The exact reason for fibrofog is unclear, but according to a hypothesis, it is because of the dysregulation of specific neurological pathways and neurotransmitters that play a role in an individual's cognitive functioning.
In addition to decreased cognitive function, sleep loss, restless legs syndrome, and sleep apnea are other associated fibro fog problems left untreated, which can progress into depressive tendencies.
Usually, the fibro fog symptoms are experienced during fibromyalgia flare-ups, and the symptoms gradually fade away after the flare-ups reduce. Limiting caffeine intake, stress management, and exercise can help manage your symptoms during this time.
Dystonia is a complex neurological movement disorder characterized by repetitive muscle contractions. It is theorized to originate from noradrenaline receptors because of dopaminergic-noradrenergic imbalance induced by fibromyalgia conditions.
Dystonia is classified as primary dystonia when it is the sole characteristic symptom experienced by the individual or combined when it occurs in combination with other movement disorders.
It can affect all parts of your body when it is of a generalized nature or affect a particular area when it is of a focal nature. Curative therapies are as yet unavailable for the problem. Botulinum injections, deep brain stimulation, and managing the underlying problem can control the tremors.
Lipomas are fatty, non-cancerous tumors located just below the skin. They are associated with Dercums disease in fibromyalgia conditions and of a painful nature. They are usually uncommon and, when they appear, are associated with fatigue, weakness, confusion, and sleep disturbances in the individual.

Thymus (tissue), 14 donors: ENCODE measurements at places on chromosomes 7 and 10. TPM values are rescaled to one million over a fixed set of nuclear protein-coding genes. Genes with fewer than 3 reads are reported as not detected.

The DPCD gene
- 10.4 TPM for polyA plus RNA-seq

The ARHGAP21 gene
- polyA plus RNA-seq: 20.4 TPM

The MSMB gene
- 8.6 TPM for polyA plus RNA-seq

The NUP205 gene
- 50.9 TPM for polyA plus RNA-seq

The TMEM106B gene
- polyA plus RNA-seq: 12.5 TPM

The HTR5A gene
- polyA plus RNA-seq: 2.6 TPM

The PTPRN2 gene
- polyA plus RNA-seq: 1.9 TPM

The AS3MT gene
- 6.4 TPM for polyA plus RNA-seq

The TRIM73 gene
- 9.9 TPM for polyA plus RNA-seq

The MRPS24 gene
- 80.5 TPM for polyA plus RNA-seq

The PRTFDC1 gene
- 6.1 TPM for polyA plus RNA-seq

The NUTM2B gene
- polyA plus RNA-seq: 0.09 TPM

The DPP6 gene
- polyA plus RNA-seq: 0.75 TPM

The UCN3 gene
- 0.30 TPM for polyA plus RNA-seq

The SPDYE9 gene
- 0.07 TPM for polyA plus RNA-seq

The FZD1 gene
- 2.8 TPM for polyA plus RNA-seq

Dercums lipomas in fibromyalgia are usually found on the trunk, upper arms, and legs at a superficial level or in a much deeper dermal layer. The size of these lipomas can vary from tiny pea-sized nodules to plum or fist-sized growths.
Researchers have observed that fibromyalgia dercum lipomas have more connective tissue than other lipomas, which explains their painful and inflamed nature. Analgesics are the most common treatment options for painful fibromyalgia lipoma, but if required, they might need to be surgically excised to provide therapeutic relief to the patient.
Fibromyalgia is a chronic disorder that has profound physiological and psychological impacts on the individual's life. In addition to usual symptoms of fatigue, tiredness, pain, and stiffness, lipomas, dystonias, brain fog, and paresthesia are some unusual symptoms experienced by fibromyalgia-impacted people. Care should be taken to address symptoms early to get symptomatic relief from the problems.